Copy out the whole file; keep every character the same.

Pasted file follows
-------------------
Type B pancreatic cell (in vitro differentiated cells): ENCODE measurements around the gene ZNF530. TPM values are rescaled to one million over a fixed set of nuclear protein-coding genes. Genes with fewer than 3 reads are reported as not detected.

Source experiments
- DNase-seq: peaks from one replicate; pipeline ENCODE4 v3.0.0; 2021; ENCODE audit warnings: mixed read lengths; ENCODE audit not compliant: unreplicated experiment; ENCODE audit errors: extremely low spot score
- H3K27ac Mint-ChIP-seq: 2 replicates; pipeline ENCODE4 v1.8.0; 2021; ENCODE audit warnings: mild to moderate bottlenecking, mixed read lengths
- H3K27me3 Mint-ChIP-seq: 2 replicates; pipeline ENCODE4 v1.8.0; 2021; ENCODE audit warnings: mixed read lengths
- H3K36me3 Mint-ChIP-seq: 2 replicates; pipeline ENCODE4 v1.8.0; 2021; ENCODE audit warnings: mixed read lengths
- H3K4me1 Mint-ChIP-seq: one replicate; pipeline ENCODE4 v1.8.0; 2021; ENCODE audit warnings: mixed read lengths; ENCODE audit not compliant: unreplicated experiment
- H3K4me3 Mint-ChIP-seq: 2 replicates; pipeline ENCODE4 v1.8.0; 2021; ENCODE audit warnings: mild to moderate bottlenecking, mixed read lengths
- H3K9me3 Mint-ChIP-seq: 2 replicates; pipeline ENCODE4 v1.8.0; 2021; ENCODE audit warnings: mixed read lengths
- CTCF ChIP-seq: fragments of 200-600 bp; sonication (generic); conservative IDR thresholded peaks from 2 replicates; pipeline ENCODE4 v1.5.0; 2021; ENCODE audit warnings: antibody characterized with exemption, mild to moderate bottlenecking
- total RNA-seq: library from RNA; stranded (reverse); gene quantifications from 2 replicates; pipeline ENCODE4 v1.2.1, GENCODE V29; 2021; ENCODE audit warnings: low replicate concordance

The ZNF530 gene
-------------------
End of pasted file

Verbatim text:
Type B pancreatic cell (in vitro differentiated cells): ENCODE measurements around the gene ZNF530. TPM values are rescaled to one million over a fixed set of nuclear protein-coding genes. Genes with fewer than 3 reads are reported as not detected.

Source experiments
- DNase-seq: peaks from one replicate; pipeline ENCODE4 v3.0.0; 2021; ENCODE audit warnings: mixed read lengths; ENCODE audit not compliant: unreplicated experiment; ENCODE audit errors: extremely low spot score
- H3K27ac Mint-ChIP-seq: 2 replicates; pipeline ENCODE4 v1.8.0; 2021; ENCODE audit warnings: mild to moderate bottlenecking, mixed read lengths
- H3K27me3 Mint-ChIP-seq: 2 replicates; pipeline ENCODE4 v1.8.0; 2021; ENCODE audit warnings: mixed read lengths
- H3K36me3 Mint-ChIP-seq: 2 replicates; pipeline ENCODE4 v1.8.0; 2021; ENCODE audit warnings: mixed read lengths
- H3K4me1 Mint-ChIP-seq: one replicate; pipeline ENCODE4 v1.8.0; 2021; ENCODE audit warnings: mixed read lengths; ENCODE audit not compliant: unreplicated experiment
- H3K4me3 Mint-ChIP-seq: 2 replicates; pipeline ENCODE4 v1.8.0; 2021; ENCODE audit warnings: mild to moderate bottlenecking, mixed read lengths
- H3K9me3 Mint-ChIP-seq: 2 replicates; pipeline ENCODE4 v1.8.0; 2021; ENCODE audit warnings: mixed read lengths
- CTCF ChIP-seq: fragments of 200-600 bp; sonication (generic); conservative IDR thresholded peaks from 2 replicates; pipeline ENCODE4 v1.5.0; 2021; ENCODE audit warnings: antibody characterized with exemption, mild to moderate bottlenecking
- total RNA-seq: library from RNA; stranded (reverse); gene quantifications from 2 replicates; pipeline ENCODE4 v1.2.1, GENCODE V29; 2021; ENCODE audit warnings: low replicate concordance

The ZNF530 gene